Shooting with the 25mm Pancake lens is a bit of a challenge since you are restricted to one focal length. I remember my first SLR having only a 50mm lens attached to it but I have to make use of that before. It’s actually both fun and a discipline as you have to practice moving closer and farther to get the right composition in the picture.
As for the lens performance, focus speed is pretty good, comparable with the 14-42mm kit lens. Color rendition ,detail capture and sharpness is also very good all throughout with the lens stopped down to f8. Lens flare control is exceptional for a kit lens. Though there is very noticeable Chromatic Aberration going towards the inner frame on some high contrast outdoor shots and negligible barrel distortion on the edges.
ON IMAGE QUALITY
The E-420 all in all delivered really pleasing colors which I really liked from Olympus even much better than their older models which is good. I find working with the camera output files need minimal tweaking and sometimes none on post processing. But I noticed that it has soften slightly from previous model even using their exceptional 12-60mm SWD lens. But this isn’t eally much of a problem to some since you can tweak in camera settings or apply a bit unsharp mask on post process.
There is still tendency to blow up highlights if you’re not careful on metering but again adjusting settings can control this. Since I’m a RAW+JPG shooter, the ORF file has a few stops headroom to recover highlights and shadows as well. And shooting down with -.3 to -.7 EV in high contrast situations help.
ISO performance indeed improved from previous models since ISO 800 is usable but there is some banding on ISO 1600 in the shadows. What I liked about Olympus is the ability to tweak the noise filter settings. On ISO 100-400 I find the Low setting giving much details while at ISO 800-1600 I set it on Standard. High settings tend to smear the details away.
The E420 also has the SAT or Shadow Adjustment Technology which extends the Dynamic Range of the image by lifting shadow details and preserving highlights. This is activated when you set the Gradation to Auto or applying it in-camera to a JPEG or RAW. I only find this usable on lower ISOs like 100-200 since I find the shadows a bit more noisy on higher ISOs. I avoid using it entirely and switch the gradation to Normal since I shoot RAW. Avoid using SAT when shooting long exposures since it will result to a lot of unwanted chroma noise.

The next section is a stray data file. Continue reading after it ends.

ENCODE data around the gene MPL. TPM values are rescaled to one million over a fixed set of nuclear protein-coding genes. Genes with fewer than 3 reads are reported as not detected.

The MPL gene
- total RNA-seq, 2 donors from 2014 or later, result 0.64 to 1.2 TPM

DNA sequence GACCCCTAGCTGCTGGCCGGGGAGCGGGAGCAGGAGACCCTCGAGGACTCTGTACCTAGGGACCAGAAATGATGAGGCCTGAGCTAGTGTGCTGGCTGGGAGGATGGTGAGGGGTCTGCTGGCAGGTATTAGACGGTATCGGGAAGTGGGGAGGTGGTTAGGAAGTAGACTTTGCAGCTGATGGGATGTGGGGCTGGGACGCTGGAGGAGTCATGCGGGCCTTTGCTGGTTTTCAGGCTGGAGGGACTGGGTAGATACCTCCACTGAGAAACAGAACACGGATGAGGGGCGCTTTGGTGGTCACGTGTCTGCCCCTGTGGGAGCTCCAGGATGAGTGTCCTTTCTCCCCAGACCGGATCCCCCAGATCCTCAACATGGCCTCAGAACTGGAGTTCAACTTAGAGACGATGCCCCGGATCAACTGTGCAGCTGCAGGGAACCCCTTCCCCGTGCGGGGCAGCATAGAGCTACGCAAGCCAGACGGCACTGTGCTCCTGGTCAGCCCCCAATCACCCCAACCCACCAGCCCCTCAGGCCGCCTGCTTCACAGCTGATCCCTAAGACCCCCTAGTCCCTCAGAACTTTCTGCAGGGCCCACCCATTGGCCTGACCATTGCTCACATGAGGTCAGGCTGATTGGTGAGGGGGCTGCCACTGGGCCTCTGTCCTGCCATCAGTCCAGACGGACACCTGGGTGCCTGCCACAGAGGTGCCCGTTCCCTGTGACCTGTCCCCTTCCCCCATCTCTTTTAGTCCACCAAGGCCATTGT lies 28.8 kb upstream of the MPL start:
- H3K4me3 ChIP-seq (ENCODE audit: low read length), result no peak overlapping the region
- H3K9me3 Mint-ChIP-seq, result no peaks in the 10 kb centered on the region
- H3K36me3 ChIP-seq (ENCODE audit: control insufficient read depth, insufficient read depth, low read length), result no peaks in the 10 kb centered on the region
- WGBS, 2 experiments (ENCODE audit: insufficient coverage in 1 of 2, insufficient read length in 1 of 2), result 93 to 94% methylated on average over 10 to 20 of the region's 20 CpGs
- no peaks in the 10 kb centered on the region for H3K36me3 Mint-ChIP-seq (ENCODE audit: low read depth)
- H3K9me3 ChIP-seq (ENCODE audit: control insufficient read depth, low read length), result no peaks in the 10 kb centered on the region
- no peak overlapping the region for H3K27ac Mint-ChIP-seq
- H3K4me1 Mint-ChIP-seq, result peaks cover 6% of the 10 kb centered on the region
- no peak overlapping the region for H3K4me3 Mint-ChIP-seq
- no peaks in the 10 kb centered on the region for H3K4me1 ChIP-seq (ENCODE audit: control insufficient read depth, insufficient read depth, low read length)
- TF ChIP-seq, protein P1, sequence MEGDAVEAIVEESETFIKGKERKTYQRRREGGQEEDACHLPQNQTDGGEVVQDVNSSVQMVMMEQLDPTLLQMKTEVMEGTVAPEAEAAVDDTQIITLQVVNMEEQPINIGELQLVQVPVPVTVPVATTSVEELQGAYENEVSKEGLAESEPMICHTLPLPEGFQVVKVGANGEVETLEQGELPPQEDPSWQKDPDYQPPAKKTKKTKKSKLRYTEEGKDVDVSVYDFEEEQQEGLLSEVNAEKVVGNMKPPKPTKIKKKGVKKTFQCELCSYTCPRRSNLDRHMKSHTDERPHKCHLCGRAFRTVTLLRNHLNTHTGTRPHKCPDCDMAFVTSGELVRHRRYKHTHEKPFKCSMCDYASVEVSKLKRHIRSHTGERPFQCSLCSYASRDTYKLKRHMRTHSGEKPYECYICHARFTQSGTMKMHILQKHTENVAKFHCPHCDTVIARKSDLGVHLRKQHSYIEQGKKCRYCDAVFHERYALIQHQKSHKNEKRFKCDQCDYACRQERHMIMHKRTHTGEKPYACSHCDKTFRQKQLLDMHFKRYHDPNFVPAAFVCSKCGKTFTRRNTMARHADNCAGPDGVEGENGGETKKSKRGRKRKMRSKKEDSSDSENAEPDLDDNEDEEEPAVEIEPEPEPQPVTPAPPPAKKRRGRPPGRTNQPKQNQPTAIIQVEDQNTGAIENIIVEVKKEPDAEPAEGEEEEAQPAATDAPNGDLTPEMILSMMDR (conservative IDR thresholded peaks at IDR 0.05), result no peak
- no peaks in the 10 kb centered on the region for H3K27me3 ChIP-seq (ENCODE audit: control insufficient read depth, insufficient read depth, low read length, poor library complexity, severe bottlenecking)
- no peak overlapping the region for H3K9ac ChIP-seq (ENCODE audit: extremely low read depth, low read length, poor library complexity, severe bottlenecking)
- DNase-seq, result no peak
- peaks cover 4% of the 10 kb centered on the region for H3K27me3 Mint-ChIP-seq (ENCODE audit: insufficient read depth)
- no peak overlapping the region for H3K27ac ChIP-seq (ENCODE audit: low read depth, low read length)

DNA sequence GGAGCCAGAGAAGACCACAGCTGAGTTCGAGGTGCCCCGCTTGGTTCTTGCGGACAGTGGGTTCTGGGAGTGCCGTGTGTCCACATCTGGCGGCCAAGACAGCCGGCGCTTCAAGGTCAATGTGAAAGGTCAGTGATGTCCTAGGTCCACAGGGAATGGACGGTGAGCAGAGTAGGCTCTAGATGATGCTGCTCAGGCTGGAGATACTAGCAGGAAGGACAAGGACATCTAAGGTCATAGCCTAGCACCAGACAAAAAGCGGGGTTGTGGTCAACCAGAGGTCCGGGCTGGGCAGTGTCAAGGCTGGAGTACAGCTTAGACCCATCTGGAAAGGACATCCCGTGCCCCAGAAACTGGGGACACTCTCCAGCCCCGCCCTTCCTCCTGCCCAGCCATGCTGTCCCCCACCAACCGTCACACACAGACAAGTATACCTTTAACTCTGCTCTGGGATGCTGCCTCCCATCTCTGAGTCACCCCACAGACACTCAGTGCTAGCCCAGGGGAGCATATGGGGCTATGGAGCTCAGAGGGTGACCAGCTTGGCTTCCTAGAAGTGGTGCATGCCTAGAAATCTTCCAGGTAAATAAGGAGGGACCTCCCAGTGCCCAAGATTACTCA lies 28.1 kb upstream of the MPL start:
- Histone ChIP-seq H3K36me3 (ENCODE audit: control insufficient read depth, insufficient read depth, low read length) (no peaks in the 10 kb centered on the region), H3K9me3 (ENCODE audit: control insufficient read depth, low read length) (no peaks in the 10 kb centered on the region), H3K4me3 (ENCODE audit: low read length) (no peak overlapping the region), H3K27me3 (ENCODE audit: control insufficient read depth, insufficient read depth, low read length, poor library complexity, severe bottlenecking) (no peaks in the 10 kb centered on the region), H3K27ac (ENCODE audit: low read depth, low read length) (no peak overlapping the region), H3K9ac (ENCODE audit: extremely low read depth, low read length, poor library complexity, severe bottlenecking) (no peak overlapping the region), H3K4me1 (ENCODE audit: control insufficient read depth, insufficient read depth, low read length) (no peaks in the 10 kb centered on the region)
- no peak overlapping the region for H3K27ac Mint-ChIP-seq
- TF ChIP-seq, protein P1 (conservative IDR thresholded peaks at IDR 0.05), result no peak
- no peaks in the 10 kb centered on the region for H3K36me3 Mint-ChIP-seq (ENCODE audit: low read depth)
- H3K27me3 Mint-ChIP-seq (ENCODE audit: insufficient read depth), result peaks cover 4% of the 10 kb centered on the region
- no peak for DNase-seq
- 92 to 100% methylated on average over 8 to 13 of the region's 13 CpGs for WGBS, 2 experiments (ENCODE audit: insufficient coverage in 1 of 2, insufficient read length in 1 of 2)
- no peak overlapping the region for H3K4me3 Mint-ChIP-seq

With the Olympus E-420, we found Olympus finally delivering on their promise of a small and portable camera with a retro-style design which will truly attract old time shooters in the 80’s. It’s a true go-anywhere cam and fitted with the 25mm pancake lens to make it more portable for everyday shooting. The image quality may not break boundaries but it does deliver very good images which are well saturated, contrast and sharpness but you have to work around some of its weakness such as blowing highlights and extending its dynamic range.
The 25mm Pancake Lens is one of a kind that delivered very good overall sharpness, flare control and of course portability. But expect the Chromatic aberration problem as well which you can correct with the bundled Olympus Master.
On the age where other manufacturers are going for larger and bigger cameras, I appreciate little wonders such as the Olympus E-420 where you don’t have to be burdened by carrying heavy equipments to enjoy shooting and delivering DSLR quality images. The more I use the camera I find it more enjoyable since I can bring it most of the time. The slight protruding grip may take some getting used to but the rubber pads on the front and thumb pad on the back helps. The controls and specs are also noteworthy since its surprising to see mid-range DSLR controls like manual kelvin temperature controls for white balance, spot metering and wireless flash control on an entry level camera. The E420 is not only fun to use but is a good value for your money.
Whose this camera is for:
- Those who are looking for a light and portable camera system ideal for travel
- Those who are moving from compact cameras wanting to go into DSLR territory
- Those who wants a secondary light camera to go with their main camera system
- Macro and Studio shooters
This camera is not for:
- High ISO/ Low Light handheld shooting (go for it’s big brother the Olympus E-520 with Image Stabilization to compensate)
- High Sports shooting
- those looking for a sophisticated and fast AF metering system
Standard Retail Prices:
+ Php 38,995.00 (E-420 with 14-42mm and 40-150mm (28-300mm Equivalent) Kit)
+ Php 32,995.00 (E-420 with 14-42mm Kit)
+ Php 36,995.00 (E-420 with 25mm Pancake Lens)
+ Php 13,995.00 (25mm f2.8 Pancake Lens)
Competitive Set: Canon EOS XS(1000D)/400D, Nikon D40x/D60, Pentax K-m (K2000D), Sony A200/A300
Ferdz Decena is an award-winning travel photographer, writer and blogger. His works has found print in publications such as Singapore Airlines’s Silver Kris, Philippine Airlines’ Mabuhay, Cebu Pacific’s Smile and Seair InFlight. He has also lent his expertise to various organizations like the Oceana Philippines, Lopez Group Foundation, Save the Children and World Vision, contributing quality images for their marketing materials.